Our evolutionary crisis is both a necessary death of all our collective fantasies of human uniqueness and our right to dominate and destroy nature, and also, simultaneously, a birth of a wholly new way of being and doing everything, far more humble and also far more powerful than anything we have yet lived or imagined, because it is aligned with divine will. The clue to knowing and understanding this lies in the pioneering testimony of the great evolutionary mystics who refused the consolations of purely transcendental mysticism and dared to plunge into the turbulent unfolding mystery of the divine birth in matter, with History as its wild midwife.
It is in the twentieth century that ‘evolutionary mysticism’ began to find its truest and most potent voice, as if in divinely inspired response to the growing barbarism and destructiveness of human action. Sri Aurobindo, Teilhard De Chardin and Father Bede Griffiths all proclaimed, in different terms but with one voice, that an unprecedented crisis was opening up an unprecedented opportunity, and that the growing ‘dark night’ of our species – obvious in war, genocide and environmental matricide –heralded potentially not extinction but transfiguration: a transfiguration by divine grace of the very terms of human nature. Each of these brave and wise pioneers knew that such a transfiguration was not inevitable (it would have to be earned through a concentrated intensity of devotion, passion, faith, discipline and sacredly inspired action) but was possible, because each of them was living its divinising mystery in the core of their hearts, souls, minds and bodies.
The Book of Mirdad is one of the masterpieces of ‘evolutionary mysticism’, inspired as it is by a radical and all-comprehensive vision both of the Divine and of a potentially divinized humanity. In forward Andrew Harvey further writes:
“Naimy also knew, however, that to those who risk embodying the divine, tremendous powers both of endurance and of unconditional compassion are given. As he writes, ‘Let not your hearts be faint. But like the sea be broad and deep, and give a blessing unto him that gives you but a curse. And like the earth be generous and calm, and turn impurities of men’s hearts into pure health and beauty. And like the air be supple and free. The sword that will wound you will finally tarnish and rust. The arm that would harm you will finally weary and halt. And Understanding shall carry the day.”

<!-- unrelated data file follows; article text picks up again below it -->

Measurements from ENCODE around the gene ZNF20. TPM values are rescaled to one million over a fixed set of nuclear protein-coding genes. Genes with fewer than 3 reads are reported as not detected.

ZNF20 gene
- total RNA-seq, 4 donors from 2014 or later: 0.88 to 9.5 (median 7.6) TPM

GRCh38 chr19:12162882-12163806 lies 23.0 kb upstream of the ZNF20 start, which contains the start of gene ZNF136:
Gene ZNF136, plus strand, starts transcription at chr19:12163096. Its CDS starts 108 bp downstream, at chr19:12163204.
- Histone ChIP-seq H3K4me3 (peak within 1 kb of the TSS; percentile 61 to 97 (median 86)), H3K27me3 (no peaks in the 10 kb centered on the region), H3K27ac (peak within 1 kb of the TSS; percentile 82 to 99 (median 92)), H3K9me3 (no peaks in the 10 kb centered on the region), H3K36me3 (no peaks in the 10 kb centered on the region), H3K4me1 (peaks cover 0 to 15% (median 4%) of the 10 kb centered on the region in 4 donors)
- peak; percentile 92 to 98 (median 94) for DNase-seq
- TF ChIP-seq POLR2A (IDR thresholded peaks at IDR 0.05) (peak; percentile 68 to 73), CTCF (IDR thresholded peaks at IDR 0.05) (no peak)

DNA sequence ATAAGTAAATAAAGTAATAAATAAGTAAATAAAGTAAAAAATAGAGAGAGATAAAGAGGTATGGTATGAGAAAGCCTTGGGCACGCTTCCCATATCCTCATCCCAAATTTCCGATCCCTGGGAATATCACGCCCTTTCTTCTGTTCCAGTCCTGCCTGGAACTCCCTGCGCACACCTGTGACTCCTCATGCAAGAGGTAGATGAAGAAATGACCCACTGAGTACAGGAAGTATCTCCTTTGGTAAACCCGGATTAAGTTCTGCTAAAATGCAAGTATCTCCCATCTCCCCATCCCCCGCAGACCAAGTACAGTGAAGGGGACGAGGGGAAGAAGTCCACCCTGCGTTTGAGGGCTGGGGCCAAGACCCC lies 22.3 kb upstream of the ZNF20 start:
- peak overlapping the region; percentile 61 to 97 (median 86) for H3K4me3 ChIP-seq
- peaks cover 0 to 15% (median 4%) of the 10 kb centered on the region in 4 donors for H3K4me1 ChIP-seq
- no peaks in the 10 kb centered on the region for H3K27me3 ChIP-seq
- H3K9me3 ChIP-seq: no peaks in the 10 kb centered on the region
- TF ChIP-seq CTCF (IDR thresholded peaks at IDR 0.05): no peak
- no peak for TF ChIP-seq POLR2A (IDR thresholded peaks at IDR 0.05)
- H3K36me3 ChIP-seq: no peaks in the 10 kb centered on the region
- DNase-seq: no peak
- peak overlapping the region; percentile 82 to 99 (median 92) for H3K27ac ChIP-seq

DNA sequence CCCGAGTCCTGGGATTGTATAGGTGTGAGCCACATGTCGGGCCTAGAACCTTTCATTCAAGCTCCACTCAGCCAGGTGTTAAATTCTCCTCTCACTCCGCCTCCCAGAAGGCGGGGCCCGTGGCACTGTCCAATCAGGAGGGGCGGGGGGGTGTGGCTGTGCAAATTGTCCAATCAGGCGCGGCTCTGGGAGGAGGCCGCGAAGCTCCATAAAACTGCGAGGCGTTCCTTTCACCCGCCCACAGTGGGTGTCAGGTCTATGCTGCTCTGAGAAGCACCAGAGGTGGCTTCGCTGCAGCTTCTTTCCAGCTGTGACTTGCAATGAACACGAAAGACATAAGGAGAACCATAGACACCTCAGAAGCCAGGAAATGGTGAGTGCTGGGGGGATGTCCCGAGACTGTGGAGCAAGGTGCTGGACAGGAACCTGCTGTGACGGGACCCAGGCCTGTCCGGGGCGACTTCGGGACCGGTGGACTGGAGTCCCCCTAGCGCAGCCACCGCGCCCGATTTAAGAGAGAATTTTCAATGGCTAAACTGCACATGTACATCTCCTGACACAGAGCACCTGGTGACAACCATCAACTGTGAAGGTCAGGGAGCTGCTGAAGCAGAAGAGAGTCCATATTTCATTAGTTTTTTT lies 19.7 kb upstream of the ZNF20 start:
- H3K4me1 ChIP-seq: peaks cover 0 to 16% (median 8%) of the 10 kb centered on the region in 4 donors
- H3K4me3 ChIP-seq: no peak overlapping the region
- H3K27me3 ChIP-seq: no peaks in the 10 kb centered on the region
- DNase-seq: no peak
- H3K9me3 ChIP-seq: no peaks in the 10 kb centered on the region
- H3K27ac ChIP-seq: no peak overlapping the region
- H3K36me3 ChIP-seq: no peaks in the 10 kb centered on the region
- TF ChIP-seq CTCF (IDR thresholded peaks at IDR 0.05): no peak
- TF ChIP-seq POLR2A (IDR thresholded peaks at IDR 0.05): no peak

It was asked from Mikhail Naimy :
What is the meaning of the name Mirdad? And do the characters in the book of Mirdad have a name with a meaning that fits their nature?
In 1959 mr. C.G. Stratman asked these questions in a letter to Mikhail Naimy, author of the book of Mirdad that was published in English 1948. This Dutchman took care of the publications of the School of the golden rosycross at that time. In a letter of october 24, Naimy wrote to Stratman:
You are right in thinking that the names in the Book are not wirthout meanings charateristic of their beares. In concocting them I had a threefold piurpose in mind:
- to have them sonorous and easily pronounced in any language
- to give them a touch of antiquity without identifying wirth any particular era, or race
- to make each name characteristic of its bearer.
- MIRDAD is taken from an Arabic root that meas “to return”/ He is the man that comes back again and again. An avatar.
- SHAMADAM is compunded of two englisch words: Sham – Adam, the false man.
- MICAYON is constructed after the jewisch name Mi-kha-il, or Mi-cha-el. Me meaning He Who Is; cha, meaning Like; il, or el, meaning God – He who is Like God; Ayon, being a Poenician deity.
- MICASTER – the star-like.
- ZAMORA – from an Arabic root denoting blowing of a musical instrument.
- BENNOON – The sun of the Noon; noon being the letter of the Arabic alphabeth written in from a cresent with a dot inside. It fits a judge and a logician.
- HIMBAL – suggestive of BAAL, the ido, and idol worship.
- NARONDA – just a sonorous name suggestive of truth, honesty and devotion
- ABIMAR – also chosen for its melodiousness; MAR being suggestive of “marring” or distrust
Warmest greetings and sincerest wishes.
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(from “The Book of Mirdad: The strange story of a monastery which was once called The Ark” by Mikhail Naimy)